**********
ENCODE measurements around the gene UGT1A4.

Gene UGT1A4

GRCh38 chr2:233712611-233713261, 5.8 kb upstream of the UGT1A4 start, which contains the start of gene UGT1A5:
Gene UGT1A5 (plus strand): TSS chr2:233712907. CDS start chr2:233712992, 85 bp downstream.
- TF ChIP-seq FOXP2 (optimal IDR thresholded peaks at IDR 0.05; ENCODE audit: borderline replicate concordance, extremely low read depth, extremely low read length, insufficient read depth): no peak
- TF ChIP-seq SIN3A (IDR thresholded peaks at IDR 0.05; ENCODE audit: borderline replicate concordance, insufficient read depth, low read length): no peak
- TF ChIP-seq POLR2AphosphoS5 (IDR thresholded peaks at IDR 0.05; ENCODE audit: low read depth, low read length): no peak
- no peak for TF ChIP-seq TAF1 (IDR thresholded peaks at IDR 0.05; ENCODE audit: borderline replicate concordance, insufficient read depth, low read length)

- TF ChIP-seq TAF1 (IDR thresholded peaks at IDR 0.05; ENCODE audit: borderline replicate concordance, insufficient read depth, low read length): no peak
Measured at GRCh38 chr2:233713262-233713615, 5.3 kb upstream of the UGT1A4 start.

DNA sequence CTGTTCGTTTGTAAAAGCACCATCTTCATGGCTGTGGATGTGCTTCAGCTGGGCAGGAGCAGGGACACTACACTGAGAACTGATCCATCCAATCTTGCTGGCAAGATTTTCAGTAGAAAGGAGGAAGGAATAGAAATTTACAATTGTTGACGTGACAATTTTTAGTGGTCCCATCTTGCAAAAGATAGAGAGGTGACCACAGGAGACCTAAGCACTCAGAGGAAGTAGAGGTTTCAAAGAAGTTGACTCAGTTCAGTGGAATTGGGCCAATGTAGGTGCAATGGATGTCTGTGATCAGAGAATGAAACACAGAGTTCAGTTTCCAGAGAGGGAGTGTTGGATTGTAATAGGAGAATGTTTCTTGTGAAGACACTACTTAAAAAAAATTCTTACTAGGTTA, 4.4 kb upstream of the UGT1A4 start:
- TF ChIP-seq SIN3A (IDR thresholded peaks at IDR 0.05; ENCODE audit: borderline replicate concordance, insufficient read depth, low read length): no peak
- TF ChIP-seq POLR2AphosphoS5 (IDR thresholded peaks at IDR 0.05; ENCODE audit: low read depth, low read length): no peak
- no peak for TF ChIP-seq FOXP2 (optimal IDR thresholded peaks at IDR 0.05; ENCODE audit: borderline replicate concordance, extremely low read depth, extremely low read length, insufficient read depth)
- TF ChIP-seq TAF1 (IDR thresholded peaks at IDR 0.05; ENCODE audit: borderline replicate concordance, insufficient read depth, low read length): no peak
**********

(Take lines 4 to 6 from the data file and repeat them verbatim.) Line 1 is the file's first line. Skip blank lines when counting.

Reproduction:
Gene UGT1A5 (plus strand): TSS chr2:233712907. CDS start chr2:233712992, 85 bp downstream.
- TF ChIP-seq FOXP2 (optimal IDR thresholded peaks at IDR 0.05; ENCODE audit: borderline replicate concordance, extremely low read depth, extremely low read length, insufficient read depth): no peak
- TF ChIP-seq SIN3A (IDR thresholded peaks at IDR 0.05; ENCODE audit: borderline replicate concordance, insufficient read depth, low read length): no peak